It works, too. Cadence and range-of-motion tracking helped me increase my running efficiency in less than three intervals. I soon learned that I’d been overstriding on flat runs for some time, which probably contributed to my history of intermittent knee problems. My impact weight still needs work though…
This data was revealed to me by a slightly robotic voice over my Jaybird wireless headphones. With my iPhone slotted into a waistband (GPS is required by the Moov) the coaching feedback kept me informed of my progress and whether I was in step with my projected interval time.
Each interval was interspersed with a 1:30 rest period that I could either jog or walk. I went on to record three intervals in succession and was audibly congratulated – I’d achieved the set level. As I discovered, there’s no limit to the amount of intervals you can record in a single session, but if you consistently best a level then the voice coaching suggests that you up the difficulty by choosing a higher one.
So I chose level 33 and went on to complete two 6:52 miles for a total of five intervals over 42 minutes. Actually ‘achieving’ this next level though would have to wait – you have to finish three intervals at the same pace in a single session to qualify. Eventually I managed it, but only after a Christmas pudding-filled day of recovery.
I’m impressed by my experience running with the Moov Now. The voice feedback was served seamlessly over my workout music and I found it genuinely motivating, with gentle cues to improve or maintain my performance through to the final stride.
It also gave me advice on my form which I was able to act on immediately, such as keeping a straight back and minimising hip rotation – simple adjustments that are easy to forget but easy to implement on hearing them, thereby improving energy economy and preventing injury.
Subtle dings throughout the run indicated that I was keeping pace to achieve the interval, which felt less like a chore and more like a fun thing to aim for, as if I’d ‘gamified’ my run.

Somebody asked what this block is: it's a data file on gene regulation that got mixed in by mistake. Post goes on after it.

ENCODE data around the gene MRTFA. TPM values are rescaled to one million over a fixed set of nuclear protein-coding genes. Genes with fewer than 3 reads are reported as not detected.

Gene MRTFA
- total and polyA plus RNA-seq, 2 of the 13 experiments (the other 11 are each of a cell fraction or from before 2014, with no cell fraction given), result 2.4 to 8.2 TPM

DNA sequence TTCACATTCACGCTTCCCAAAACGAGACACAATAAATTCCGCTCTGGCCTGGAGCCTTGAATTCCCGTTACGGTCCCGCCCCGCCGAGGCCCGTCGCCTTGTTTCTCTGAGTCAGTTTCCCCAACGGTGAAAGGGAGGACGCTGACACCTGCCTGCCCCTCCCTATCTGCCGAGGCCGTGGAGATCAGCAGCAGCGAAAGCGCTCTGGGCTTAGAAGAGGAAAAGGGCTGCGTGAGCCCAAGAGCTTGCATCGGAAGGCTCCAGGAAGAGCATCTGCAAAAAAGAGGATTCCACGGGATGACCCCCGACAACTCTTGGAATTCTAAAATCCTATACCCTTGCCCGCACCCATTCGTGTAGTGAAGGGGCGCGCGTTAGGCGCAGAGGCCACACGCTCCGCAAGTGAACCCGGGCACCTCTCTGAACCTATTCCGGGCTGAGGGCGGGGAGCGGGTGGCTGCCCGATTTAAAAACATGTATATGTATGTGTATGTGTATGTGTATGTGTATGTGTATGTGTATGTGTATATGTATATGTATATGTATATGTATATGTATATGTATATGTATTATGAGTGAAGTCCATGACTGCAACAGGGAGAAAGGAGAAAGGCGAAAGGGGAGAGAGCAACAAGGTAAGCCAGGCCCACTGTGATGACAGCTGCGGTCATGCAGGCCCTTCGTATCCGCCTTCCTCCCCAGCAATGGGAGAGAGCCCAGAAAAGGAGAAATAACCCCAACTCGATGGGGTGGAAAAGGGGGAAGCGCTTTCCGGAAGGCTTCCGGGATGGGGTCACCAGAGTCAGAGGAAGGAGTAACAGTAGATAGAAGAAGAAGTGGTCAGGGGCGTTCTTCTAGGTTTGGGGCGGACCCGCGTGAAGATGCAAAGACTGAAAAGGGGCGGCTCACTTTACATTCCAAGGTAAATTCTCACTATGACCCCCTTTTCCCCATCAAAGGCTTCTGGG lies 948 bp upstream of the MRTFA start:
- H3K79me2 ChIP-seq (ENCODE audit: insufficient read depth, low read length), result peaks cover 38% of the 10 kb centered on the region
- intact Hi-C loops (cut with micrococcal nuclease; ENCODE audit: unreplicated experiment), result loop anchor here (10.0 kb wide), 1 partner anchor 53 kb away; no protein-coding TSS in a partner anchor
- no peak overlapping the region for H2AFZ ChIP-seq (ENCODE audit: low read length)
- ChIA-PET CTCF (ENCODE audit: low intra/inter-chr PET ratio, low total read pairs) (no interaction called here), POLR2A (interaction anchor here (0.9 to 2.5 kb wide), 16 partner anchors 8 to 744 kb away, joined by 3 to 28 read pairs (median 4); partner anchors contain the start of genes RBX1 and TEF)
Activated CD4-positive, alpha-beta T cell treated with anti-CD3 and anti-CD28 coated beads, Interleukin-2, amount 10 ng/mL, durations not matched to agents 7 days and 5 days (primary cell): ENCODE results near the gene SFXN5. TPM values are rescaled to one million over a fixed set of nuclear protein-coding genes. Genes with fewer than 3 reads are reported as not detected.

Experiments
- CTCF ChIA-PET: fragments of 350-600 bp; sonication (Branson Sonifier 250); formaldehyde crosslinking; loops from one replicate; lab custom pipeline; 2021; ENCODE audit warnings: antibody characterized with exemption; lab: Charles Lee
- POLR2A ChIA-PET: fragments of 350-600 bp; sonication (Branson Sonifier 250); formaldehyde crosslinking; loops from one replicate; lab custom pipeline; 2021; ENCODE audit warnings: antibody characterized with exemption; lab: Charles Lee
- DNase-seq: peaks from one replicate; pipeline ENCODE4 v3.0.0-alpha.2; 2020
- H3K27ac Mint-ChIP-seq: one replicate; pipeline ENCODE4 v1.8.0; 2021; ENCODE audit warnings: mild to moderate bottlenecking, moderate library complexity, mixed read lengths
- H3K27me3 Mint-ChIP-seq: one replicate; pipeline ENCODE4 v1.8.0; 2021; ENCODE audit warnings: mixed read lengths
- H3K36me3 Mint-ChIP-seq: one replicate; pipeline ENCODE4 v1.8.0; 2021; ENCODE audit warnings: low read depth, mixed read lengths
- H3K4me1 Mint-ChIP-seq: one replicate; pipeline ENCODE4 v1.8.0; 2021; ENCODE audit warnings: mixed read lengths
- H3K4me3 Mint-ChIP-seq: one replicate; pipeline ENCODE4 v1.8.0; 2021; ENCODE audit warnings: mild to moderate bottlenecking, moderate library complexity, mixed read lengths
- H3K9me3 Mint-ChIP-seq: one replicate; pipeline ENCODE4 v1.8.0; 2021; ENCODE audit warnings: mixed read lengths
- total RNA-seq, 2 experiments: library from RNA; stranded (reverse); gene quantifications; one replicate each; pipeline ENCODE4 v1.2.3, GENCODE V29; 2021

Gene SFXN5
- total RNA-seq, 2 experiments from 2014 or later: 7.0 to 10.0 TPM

Upping the level mid-session was a bit of a pain as I had to remove my phone from my waistband and unlock the screen to swipe, so maybe a Notification Screen extension could fix this, or alternatively better interaction with the tracker itself (currently you only press it to sync, and that’s all the interactivity there is).
The brisk walking programme works much the same – motivational and inspiring in equal measure. I’ve also tried the boxing workout and found it to be heaps of fun. It involves placing your phone or tablet on an eye-level surface and standing about two metres in front so you can see the screen and follow the punch ‘track’ as the session progresses. Think of it as Guitar Hero for Rocky types. And following the call to keep moving and stay on top of your form and footwork really works up a sweat.
I’d never tried boxing as a cardio exercise before, but I’m looking forward to keeping it up to see if I can improve my hit rate, timing and score. An additional Moov device can also be worn on the other wrist – using the one still works fine, although you only get speed and strength data for your jabs, hooks and crosses on a single arm. But it’s motivating just the same.
And that’s the boon of the Moov Now. It pushes you to challenge yourself, where previously you might have been content to tread water in your regular exercise routines or just clock up a set amount of steps over the course of a day.
Sure, there’s plenty to be said for continuous all-day tracking wearables. But by the same token, there’s much to be gained from a coaching device like the Moov Now if you’re looking to escape a plodding daily routine, a training rut or simply take your athletic performance to the next level. By that count, Moov Now gets my vote.